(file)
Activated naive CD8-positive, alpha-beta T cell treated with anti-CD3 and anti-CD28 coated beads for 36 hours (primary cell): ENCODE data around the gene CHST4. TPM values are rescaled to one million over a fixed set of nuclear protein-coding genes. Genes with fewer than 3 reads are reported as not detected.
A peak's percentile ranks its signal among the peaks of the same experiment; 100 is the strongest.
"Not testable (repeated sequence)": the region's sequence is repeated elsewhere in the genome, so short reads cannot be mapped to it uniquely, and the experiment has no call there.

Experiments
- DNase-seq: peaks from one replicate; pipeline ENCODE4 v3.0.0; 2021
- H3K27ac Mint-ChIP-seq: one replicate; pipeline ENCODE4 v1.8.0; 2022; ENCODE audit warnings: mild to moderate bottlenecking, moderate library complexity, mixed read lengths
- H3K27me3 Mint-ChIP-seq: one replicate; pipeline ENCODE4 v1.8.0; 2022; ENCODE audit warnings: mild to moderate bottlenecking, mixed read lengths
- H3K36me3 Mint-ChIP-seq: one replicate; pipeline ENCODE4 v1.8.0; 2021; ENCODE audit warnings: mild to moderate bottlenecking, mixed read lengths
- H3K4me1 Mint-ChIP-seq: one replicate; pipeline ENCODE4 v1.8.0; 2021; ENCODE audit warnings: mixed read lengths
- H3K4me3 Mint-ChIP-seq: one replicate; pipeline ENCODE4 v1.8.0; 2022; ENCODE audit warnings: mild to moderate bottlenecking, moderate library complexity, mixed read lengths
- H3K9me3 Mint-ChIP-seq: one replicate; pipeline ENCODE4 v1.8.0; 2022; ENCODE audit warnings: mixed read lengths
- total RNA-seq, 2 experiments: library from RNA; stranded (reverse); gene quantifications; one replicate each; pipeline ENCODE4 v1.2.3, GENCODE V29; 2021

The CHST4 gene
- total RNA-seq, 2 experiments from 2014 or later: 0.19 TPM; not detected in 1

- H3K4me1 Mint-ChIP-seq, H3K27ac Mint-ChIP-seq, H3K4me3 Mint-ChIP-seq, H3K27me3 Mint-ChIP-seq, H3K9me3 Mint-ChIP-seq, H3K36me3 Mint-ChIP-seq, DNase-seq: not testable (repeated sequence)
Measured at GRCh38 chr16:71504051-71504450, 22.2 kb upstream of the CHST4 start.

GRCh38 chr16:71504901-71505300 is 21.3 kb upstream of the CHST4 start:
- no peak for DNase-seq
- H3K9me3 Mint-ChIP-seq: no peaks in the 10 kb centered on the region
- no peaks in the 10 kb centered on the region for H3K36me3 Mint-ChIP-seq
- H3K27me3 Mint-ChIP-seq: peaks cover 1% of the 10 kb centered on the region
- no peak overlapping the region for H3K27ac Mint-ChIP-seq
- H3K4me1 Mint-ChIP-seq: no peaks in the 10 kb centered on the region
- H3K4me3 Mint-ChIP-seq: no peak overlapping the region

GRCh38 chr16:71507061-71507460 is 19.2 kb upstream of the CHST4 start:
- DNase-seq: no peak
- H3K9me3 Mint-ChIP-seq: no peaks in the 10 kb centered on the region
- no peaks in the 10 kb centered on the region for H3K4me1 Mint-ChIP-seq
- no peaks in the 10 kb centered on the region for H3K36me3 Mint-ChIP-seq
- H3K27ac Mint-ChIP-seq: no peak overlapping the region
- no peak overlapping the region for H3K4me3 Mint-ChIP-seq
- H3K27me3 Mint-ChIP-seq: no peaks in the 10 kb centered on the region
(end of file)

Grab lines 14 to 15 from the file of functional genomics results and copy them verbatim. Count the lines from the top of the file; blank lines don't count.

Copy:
- total RNA-seq, 2 experiments from 2014 or later: 0.19 TPM; not detected in 1

- H3K4me1 Mint-ChIP-seq, H3K27ac Mint-ChIP-seq, H3K4me3 Mint-ChIP-seq, H3K27me3 Mint-ChIP-seq, H3K9me3 Mint-ChIP-seq, H3K36me3 Mint-ChIP-seq, DNase-seq: not testable (repeated sequence)